This is definitely a consideration when a freelancer is looking for more work or to win more projects and keeping themselves busy. The reality is you should avoid that line of thinking and that if you are thinking about your pricing point it might have to do with other things.
For example, I associate pricing points based on our own self esteem concerning skills. If you think you’re not as skillful in the work, you’re going to be charging lower rates.
I also fell into this trap as well. Since this pandemic started, I did settle for work at a smaller rate. Partly because I could afford to, but deep down I wasn’t confident in my own abilities to make more money than I did before this pandemic hit.
Examples of these are many, but in the end, it’s important that you look for creative ways to grow. I’ve been pushing myself in the past few months to write more articles and to broaden my business further.
Beyond that, you can also look into revamping your pricing structure. I tend to do one every year or so depending on the circumstances.
Freelance Myths: Experience Is All That Matters
Stemming from the previous freelance myth, people think that experience is all that matters for a freelancer. It’s the reason for why freelancers will go crazy over gigs that pay them so little money or work for exposure right?
Again, part of that comes down to confidence issues on the freelancers part. Or maybe they think that having a broad portfolio is all that matters.
To me, this is a myth as experience isn’t everything. Over the three years of serious freelance work I’ve done I’ve worked with exactly 20 people. Out of that, most of them were one-time gigs as we weren’t the best fit.
For about five of them, I can say they were genuine clients that I’ve worked with for several months or even a year or so.
While you might think of it as sad, I still get plenty of offers. On top of that the prospects I do reach out to accept my offer for work.
Experience definitely does play into some things but I feel a lot of it comes down to how you compose yourself and communicate with others. I’ve reached a point where I feel comfortable joking with some of my clients and that has a way of deepening our bond.
Business is very much building a relationship as it is about doing the work and getting paid. I recall one client that let me go due to my skills not being what she was looking for saying the following:
“Your work isn’t what I’m looking for but unlike other freelancers you are so easy to work with. That’s why it’s so hard to determine if I should let you go.”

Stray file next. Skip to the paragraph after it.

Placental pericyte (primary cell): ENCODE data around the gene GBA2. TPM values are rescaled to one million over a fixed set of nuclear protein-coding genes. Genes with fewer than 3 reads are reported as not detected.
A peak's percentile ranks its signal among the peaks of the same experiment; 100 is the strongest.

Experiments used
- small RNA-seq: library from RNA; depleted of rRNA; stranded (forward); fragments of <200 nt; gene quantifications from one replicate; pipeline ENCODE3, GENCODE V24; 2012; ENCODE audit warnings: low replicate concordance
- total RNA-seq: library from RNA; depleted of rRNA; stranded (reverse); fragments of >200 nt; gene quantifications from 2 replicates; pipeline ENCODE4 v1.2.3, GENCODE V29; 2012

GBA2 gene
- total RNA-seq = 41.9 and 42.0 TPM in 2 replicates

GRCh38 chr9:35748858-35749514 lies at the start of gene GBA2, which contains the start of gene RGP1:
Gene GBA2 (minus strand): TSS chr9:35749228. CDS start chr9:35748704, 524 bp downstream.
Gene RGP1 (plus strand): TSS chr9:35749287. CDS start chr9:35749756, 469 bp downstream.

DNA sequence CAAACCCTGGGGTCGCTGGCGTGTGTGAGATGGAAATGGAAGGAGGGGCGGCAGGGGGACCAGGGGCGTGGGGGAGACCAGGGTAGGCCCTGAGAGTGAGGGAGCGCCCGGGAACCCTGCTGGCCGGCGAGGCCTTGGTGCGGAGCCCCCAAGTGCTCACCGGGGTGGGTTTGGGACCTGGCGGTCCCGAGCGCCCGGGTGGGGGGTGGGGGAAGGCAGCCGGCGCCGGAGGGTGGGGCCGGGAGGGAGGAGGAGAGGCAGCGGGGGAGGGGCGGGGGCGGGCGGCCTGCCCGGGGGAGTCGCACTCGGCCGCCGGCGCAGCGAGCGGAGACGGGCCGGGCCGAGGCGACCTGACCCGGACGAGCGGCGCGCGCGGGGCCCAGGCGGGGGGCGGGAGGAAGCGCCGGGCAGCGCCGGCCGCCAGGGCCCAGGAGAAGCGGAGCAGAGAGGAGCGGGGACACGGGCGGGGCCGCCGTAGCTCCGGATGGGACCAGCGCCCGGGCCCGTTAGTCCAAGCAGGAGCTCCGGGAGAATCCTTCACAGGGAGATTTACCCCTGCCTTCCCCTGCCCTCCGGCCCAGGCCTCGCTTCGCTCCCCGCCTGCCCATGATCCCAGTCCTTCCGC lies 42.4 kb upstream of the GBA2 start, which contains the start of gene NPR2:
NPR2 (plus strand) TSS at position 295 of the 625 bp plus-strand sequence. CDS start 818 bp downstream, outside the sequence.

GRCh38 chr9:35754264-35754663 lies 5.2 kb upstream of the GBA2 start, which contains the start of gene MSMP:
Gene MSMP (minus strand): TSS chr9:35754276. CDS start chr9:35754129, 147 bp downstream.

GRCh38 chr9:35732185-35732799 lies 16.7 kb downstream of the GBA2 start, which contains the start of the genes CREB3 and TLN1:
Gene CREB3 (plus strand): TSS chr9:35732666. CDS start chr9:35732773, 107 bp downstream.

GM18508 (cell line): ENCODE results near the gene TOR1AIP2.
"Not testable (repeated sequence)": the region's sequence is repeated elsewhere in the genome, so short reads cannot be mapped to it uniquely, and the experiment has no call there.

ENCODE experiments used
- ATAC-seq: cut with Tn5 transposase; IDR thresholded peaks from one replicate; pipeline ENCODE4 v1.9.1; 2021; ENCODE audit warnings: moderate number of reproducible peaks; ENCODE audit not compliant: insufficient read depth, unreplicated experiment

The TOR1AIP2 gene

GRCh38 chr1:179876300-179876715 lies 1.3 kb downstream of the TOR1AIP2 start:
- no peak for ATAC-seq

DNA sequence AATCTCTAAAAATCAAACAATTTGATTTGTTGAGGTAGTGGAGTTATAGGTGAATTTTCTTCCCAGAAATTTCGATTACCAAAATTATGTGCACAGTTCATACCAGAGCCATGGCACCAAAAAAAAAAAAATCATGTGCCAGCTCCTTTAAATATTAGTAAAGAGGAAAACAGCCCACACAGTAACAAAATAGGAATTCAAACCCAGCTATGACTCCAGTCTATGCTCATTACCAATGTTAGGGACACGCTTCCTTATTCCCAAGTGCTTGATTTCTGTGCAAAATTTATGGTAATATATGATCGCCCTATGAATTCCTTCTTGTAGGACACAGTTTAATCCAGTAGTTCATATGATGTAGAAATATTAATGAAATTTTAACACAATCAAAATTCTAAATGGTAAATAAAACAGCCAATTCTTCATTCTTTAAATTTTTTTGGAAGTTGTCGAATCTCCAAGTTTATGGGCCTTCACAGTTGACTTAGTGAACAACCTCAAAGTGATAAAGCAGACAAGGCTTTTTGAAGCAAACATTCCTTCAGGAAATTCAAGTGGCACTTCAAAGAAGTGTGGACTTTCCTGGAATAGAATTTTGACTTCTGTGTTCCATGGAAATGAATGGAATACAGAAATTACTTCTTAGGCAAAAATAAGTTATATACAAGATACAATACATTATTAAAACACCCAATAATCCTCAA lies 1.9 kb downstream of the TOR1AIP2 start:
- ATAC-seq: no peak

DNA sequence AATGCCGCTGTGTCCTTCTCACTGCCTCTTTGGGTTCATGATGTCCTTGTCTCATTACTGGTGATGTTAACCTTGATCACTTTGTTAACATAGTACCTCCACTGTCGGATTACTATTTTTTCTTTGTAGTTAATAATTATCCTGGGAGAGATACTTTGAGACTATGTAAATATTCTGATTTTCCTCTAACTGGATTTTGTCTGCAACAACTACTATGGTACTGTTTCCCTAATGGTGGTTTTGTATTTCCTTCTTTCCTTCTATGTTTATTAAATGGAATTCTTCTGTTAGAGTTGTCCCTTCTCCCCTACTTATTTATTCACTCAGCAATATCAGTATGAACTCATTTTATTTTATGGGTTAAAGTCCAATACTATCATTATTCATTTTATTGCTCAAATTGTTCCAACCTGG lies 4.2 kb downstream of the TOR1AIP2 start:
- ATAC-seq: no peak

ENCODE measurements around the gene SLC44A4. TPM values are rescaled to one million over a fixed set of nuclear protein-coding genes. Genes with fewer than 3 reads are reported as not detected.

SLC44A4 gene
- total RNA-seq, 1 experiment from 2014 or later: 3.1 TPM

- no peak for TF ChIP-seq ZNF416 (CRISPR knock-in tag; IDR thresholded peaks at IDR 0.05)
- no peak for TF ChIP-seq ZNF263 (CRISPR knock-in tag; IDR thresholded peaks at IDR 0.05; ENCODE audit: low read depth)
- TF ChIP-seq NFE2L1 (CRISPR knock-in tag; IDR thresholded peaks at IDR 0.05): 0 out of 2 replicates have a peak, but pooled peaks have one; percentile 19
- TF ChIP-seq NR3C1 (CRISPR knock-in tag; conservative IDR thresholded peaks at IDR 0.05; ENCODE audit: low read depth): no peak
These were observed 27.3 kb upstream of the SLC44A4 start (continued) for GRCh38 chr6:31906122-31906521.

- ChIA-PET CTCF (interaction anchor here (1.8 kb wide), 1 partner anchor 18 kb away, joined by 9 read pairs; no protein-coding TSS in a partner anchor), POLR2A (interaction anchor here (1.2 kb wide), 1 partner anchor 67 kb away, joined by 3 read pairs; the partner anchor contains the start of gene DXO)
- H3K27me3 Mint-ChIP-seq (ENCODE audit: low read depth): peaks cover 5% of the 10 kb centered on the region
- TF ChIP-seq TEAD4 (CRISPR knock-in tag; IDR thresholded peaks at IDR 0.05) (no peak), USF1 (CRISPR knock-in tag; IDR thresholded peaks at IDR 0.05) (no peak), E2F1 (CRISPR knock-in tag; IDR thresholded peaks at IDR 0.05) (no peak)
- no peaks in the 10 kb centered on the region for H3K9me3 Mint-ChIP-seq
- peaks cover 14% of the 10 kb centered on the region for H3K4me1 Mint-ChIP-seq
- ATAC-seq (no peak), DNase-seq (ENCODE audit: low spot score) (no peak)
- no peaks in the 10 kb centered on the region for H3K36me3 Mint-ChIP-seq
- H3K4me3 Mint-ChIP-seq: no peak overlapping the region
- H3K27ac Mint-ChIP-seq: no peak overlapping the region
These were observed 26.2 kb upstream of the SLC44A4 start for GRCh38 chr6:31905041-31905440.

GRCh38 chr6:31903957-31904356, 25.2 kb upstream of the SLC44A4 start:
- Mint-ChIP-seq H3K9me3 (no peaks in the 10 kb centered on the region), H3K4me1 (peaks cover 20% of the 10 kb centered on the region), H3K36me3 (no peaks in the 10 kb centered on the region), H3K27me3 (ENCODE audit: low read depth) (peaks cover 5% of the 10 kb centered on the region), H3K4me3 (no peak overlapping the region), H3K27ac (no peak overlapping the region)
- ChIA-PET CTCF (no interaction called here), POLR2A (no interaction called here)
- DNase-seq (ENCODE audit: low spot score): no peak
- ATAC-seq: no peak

In the end we did, but it shows that your personality and how you fit into a group really matters as well as the work you are doing.
It Hurts Your Business To Be Picky
Again, I’ve worked with 20 clients over three years. That’s an average of 6–7 clients per year that I’ve taken in. While some of these are duds, it’s not out of the question for people to have way more clients under their belt at this stage.
The reason for that is many freelancers at the start think “beggars can’t be choosers” and settle for any kind of work that comes their way. This further drives the whole idea of people paying freelancers “in exposure” because people are looking for any kind of work. But I find this rabbit hole goes even deeper and causes so much damage.
Not only are you taking work you don’t really want to do, it also gives people different impressions than you’d expect. Someone who does many one-time gigs could come off as someone that’s harder to work with in some cases. Further driving my point that experience isn’t everything.
Beyond that, if you’re into saying yes to everything, you’ll find yourself driving yourself into a state of overworking and getting angry and resentful. You start to pick up unhealthy habits as well.
To avoid all this, you need to embrace being picky about your clients. While experience is important, the relationships you’re forming is what matters more. There are plenty of opportunities out there and rejecting one isn’t going to prohibit others from approaching you.
If you can show that you work well with people and put out somewhat decent work, people will approach you.
Let’s Stop Freelance Myths
Freelance myths will continue to persist despite our efforts, however, you can at least put a stop to them in your own business. Believing any of these myths will stunt your growth in so many ways as I can attest to from my own personal experiences. So if you do believe in these, seriously take some time to think them over. I’m sure that you’ll reach the same conclusion that I’ve drawn: these myths have no purpose but to slow you down.
To your growth!
Eric S Burdon